TOPEKA – The Kansas Department of Health and Environment (KDHE), in conjunction with the Kansas Department of Wildlife, Parks and Tourism (KDWPT), has issued public health warnings for Carbondale West Lake, Clarion Woods Park Lake, Webster Lake, Atchison County Park Lake, Melvern Outlet Pond, Melvern Outlet Swim Pond, Topeka’s Central Park Lake (Pond), Lake Afton, Rooks County State Fishing Lake and Salina’s Jerry Ivey Pond for the upcoming weekend and week.
If a lake is under a public health warning for blue-green algae, activities such as boating and fishing may be safe. However, direct contact with water (i.e., wading, skiing and swimming) is strongly discouraged for people, pets and livestock. The lakes currently under a public health advisory:
- Warning: Carbondale West Lake, Osage County
- Warning: Clarion Woods Park Lake, Shawnee County
- Warning and Beach Closed: Webster Lake, Rooks County
- Warning: Atchison County Park Lake, Atchison County
- Warning: Melvern Outlet Pond, Osage County
- Warning: Melvern Outlet Swim Pond, Osage County
- Warning: Central Park Lake (Pond), Shawnee County
- Warning: Lake Afton, Sedgwick County
- Warning: Rooks County State Fishing Lake, Rooks County
- Warning: Jerry Ivey Pond, Saline County
The U.S. Army Corp of Engineers has stated swimming is not allowed at the Melvern Outlet Swim Pond Beach and all wading and contact with algae is highly discouraged. Melvern Lake Visitors can utilize Coeur d’Alene Swim Beach which sets on the main body of the lake, located west of the U.S. Army Corps of Engineers Project Office. The present algae bloom is isolated to the Outlet Pond and Outlet Swim Pond, Melvern Lake is not affected.
Lakes under a warning are not closed. Marinas, lakeside businesses and park camping facilities are open for business. If swim beaches are closed, it will be specifically noted. Drinking water and showers at parks are safe and not affected by algae blooms. Boating and fishing are safe on lakes under a warning, but contact with the water should be avoided. Hands should also be washed with clean water after handling fish taken from an affected lake. Zoned lakes may have portions fully open for all recreation even if other portions are under a warning.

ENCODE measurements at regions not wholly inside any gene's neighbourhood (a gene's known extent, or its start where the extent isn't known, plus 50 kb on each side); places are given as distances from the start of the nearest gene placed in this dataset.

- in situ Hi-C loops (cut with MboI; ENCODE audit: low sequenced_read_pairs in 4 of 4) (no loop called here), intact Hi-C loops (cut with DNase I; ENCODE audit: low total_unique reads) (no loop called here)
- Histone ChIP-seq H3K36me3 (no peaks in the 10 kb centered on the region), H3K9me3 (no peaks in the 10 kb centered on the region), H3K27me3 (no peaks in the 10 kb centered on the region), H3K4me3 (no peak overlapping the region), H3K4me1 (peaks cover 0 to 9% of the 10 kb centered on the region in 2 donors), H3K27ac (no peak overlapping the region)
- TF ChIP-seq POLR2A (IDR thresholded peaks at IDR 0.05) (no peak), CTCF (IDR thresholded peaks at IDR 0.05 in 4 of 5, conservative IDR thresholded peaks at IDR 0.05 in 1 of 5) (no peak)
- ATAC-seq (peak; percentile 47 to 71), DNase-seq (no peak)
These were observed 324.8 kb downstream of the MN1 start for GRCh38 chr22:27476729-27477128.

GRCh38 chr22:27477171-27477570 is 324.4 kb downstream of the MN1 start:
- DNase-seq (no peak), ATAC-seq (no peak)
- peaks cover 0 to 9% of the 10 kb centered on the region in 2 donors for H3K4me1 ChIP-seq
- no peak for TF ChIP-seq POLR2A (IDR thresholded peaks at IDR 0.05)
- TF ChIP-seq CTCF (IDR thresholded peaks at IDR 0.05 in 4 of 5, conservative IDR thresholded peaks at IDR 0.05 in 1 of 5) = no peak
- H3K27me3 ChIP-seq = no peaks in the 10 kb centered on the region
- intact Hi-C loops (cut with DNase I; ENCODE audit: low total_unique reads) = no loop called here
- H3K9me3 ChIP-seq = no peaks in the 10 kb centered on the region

Kansans should be aware that blooms are unpredictable. They can develop rapidly and may float around the lake, requiring visitors to exercise their best judgment. If there is scum, a paint-like surface or the water is bright green, avoid contact and keep pets away. These are indications that a harmful bloom may be present. Pet owners should be aware that animals that swim in or drink water affected by a harmful algal bloom or eat dried algae along the shore may become seriously ill or die.
When a warning is issued, KDHE recommends the following precautions be taken:
- Lake water is not safe to drink for pets or livestock.
- Lake water, regardless of blue-green algae status, should never be consumed by humans.
- Water contact should be avoided.
- Fish may be eaten if they are rinsed with clean water and only the fillet portion is consumed, while all other parts are discarded.
- Do not allow pets to eat dried algae.
- If lake water contacts skin, wash with clean water as soon as possible.
- Avoid areas of visible algae accumulation.
KDHE samples publicly-accessible bodies of water for blue-green algae when the agency receives reports of potential algae blooms in Kansas lakes. Based on sampling results, KDHE reports on potentially harmful conditions.
For information on blue-green algae and reporting potential harmful algal blooms, please visit http://www.kdheks.gov/algae-illness/index.htm. Human and animal illnesses potentially related to harmful algal blooms can also be reported through this website or by calling the KDHE Epidemiology Hotline at 1-877-427-7317.